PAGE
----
Weightlifting Ethical Issues

1493 Words 6 Pages
Looking particularly at how the gender ideology around femininity is currently being played out in women’s weightlifting raises many ethical questions and speaks loudly to the difficult “bodywork” issues that women are facing. First, it is important to understand that gender is culturally constructed through different forms of emphasized femininity and masculinity in culture. Sex is the actual biological make up of men and women. What is masculine is not feminine, and what is feminine is not masculine according to our cultural norms. Our society has deemed it appropriate that gender should reflect sex; masculinity is aggressive and strong, while femininity is nurturing and poised. In this essay I will discuss how emphasized femininity, specific …show more content…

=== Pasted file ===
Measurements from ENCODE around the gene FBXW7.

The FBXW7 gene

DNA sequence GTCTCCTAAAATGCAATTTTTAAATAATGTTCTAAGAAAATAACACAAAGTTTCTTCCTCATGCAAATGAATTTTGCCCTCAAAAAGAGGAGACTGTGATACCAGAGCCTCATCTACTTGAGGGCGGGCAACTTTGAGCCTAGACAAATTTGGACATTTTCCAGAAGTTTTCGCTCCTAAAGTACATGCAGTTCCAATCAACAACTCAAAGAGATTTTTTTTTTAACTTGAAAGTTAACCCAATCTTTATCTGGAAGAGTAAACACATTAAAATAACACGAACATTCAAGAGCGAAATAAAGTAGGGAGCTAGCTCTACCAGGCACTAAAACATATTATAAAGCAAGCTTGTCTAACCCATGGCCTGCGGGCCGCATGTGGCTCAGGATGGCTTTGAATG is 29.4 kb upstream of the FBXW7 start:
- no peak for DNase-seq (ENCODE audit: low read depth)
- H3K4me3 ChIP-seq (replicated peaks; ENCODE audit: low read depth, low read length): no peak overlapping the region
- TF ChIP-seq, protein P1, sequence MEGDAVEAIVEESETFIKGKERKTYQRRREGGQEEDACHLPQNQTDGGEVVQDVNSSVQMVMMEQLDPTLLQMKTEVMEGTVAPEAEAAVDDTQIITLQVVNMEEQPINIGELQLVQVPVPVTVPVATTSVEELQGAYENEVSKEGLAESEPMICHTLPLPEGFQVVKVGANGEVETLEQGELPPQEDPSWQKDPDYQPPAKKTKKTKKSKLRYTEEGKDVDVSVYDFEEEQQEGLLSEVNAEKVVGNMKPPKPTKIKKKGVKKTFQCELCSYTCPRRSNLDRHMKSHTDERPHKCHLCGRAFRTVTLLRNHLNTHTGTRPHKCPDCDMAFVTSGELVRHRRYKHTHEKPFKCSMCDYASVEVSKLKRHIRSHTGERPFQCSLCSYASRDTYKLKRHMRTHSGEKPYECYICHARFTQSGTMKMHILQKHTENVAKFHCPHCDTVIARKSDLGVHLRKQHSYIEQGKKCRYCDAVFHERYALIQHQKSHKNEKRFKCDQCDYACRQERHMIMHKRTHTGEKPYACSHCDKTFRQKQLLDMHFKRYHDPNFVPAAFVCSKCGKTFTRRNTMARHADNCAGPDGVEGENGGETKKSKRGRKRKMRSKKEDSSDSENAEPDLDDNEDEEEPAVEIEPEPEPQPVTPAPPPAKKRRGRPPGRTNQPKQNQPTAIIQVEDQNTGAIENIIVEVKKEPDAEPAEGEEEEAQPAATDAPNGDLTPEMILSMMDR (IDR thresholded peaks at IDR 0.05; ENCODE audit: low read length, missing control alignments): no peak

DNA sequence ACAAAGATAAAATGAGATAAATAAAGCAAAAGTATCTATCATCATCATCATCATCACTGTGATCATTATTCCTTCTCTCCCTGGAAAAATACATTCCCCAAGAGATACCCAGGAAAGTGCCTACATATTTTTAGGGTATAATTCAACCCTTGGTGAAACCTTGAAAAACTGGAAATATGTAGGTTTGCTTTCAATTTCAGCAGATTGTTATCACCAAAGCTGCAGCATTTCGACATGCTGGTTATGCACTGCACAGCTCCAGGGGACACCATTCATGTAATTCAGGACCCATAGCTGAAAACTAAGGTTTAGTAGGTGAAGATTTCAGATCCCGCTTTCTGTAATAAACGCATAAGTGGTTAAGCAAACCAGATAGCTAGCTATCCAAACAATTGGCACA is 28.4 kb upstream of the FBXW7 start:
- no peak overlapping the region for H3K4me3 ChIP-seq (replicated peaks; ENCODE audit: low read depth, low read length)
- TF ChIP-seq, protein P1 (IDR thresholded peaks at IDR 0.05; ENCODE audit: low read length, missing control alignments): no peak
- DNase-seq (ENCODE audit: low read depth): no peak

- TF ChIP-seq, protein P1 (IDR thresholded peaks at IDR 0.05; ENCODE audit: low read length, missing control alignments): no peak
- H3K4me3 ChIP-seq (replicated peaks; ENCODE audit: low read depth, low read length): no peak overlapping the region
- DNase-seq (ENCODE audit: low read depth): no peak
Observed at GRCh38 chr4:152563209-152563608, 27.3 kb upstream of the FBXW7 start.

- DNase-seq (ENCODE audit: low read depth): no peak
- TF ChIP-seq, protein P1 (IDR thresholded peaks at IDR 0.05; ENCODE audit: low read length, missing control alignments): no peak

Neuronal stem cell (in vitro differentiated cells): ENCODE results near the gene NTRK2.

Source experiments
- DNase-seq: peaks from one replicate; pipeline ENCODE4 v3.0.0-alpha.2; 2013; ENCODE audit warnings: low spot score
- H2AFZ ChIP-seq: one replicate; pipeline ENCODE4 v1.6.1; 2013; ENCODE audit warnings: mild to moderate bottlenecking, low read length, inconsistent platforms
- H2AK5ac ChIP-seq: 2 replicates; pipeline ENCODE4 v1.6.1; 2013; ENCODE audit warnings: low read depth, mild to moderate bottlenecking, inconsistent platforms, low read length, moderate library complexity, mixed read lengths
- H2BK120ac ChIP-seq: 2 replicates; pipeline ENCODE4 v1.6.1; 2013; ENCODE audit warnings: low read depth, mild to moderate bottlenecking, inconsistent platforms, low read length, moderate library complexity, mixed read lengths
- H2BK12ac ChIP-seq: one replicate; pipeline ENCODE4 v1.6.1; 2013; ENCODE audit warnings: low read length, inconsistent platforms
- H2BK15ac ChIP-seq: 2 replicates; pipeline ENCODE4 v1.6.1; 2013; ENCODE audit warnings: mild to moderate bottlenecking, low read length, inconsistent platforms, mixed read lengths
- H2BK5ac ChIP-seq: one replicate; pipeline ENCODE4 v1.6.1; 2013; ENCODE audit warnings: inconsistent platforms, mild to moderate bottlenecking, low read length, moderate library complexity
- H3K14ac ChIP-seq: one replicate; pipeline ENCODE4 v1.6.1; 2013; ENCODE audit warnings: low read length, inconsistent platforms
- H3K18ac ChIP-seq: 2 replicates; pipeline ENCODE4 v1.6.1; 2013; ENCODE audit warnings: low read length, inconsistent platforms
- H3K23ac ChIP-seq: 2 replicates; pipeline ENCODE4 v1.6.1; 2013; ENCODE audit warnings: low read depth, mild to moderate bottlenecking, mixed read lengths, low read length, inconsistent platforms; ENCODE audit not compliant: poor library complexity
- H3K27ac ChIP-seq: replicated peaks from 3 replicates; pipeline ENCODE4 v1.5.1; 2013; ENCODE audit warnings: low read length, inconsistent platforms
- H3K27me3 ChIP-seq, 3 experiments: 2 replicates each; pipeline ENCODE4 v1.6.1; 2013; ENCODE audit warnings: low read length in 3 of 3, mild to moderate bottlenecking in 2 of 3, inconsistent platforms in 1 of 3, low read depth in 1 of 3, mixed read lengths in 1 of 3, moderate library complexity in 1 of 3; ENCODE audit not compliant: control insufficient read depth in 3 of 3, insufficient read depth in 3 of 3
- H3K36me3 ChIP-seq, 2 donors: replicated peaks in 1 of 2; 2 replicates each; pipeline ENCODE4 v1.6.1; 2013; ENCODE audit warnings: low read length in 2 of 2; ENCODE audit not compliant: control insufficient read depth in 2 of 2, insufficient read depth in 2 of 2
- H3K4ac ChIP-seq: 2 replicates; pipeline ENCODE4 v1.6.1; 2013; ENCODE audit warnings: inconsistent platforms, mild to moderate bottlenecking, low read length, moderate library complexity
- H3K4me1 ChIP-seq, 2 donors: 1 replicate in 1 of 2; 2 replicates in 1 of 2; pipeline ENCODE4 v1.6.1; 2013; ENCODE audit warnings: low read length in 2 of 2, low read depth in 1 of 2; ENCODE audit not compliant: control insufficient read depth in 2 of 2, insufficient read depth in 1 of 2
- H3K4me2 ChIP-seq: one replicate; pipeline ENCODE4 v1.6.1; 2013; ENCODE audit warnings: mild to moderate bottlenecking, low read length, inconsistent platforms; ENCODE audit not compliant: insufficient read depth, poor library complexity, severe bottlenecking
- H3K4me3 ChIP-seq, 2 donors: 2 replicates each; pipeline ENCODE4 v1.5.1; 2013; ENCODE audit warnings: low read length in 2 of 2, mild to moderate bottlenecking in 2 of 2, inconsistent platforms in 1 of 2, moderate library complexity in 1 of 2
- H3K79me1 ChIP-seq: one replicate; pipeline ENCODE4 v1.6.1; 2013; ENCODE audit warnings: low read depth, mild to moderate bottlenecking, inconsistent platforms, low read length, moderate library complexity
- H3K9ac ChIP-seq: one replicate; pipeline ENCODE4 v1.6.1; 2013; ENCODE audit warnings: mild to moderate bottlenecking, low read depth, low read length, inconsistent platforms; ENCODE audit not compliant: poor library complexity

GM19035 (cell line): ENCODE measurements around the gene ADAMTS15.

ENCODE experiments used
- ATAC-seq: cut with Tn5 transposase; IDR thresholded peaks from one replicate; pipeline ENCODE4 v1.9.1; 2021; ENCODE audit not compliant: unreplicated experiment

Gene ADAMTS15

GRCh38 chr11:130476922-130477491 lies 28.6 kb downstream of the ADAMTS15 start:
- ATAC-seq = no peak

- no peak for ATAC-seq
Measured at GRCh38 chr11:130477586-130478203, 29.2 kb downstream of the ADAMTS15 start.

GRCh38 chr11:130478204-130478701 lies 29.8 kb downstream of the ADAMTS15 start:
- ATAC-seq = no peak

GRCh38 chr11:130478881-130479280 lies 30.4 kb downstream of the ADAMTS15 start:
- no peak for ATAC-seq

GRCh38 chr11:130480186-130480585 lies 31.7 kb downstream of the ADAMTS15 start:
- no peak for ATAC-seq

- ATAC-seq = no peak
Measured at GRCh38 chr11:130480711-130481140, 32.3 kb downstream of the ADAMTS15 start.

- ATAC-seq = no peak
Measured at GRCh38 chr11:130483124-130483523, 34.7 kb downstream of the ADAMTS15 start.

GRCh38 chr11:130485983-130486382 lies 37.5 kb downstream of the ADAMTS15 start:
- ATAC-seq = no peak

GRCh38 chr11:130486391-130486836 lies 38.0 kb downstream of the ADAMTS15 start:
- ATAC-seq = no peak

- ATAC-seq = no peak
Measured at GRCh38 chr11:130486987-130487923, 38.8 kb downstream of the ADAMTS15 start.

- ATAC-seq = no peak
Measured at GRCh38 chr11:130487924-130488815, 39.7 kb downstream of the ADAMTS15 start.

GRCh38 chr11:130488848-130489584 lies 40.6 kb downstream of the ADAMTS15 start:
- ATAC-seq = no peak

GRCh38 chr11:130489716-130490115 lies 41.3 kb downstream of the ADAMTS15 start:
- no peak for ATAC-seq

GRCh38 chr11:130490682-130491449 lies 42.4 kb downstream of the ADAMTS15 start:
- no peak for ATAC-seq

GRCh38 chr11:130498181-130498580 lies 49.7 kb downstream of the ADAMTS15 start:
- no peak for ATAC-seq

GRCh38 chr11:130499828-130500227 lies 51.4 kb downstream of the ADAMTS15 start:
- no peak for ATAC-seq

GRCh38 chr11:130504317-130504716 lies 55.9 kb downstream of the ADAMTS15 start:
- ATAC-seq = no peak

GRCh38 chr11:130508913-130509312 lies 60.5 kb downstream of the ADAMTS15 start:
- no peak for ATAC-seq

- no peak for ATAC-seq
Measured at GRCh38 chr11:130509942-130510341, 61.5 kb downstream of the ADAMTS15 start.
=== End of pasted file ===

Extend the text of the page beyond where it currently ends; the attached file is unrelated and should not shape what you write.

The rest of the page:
Through my research, the best way to answer that question would be to say that most women who get into weightlifting start out with the mentality of resisting to feminine norms, but almost always find themselves wanting to conform to some degree in the long run to feminine norms. Scrutiny about bodywork seems to be more commonplace for women as they seem to have a longer checklist of how their body should look than men do. Also, men don’t seem to have to worry about getting ‘too big’ as opposed to women weightlifters who have to train with that worry in the back of their minds. I feel that women are more frightened by what society thinks because even being a little bit overweight leaves the possibility of them getting outcaste by the skinny women of society. It is sad that we live in a world where others ridicule both women’s weightlifting and non-weightlifters immensely for either being too muscular, too skinny, or too fat. Being too muscular as a woman is not acceptable according to norms and society will usually act accordingly and scrutinize that person tremendously for it. In women’s weightlifting/bodybuilding, a form of traditional femininity is reproduced and negotiated during the “beach girl” part of their competitions, where the women who were surveyed felt that their athleticism was taken away (Miller & Penz, 1991, p. 158) and their bodies were left available for critical judgment from the audience (Brace-Govan, 2002). I believe that traditional femininity is reproduced through weightlifting competitions given the fact that some competitive weightlifting women still get cosmetic surgeries in order to feel more attractive, worry about how their hair looks, the shade of their tan, the fit of their clothing, and many other presentation related things that a lot of men would not think twice about. According to

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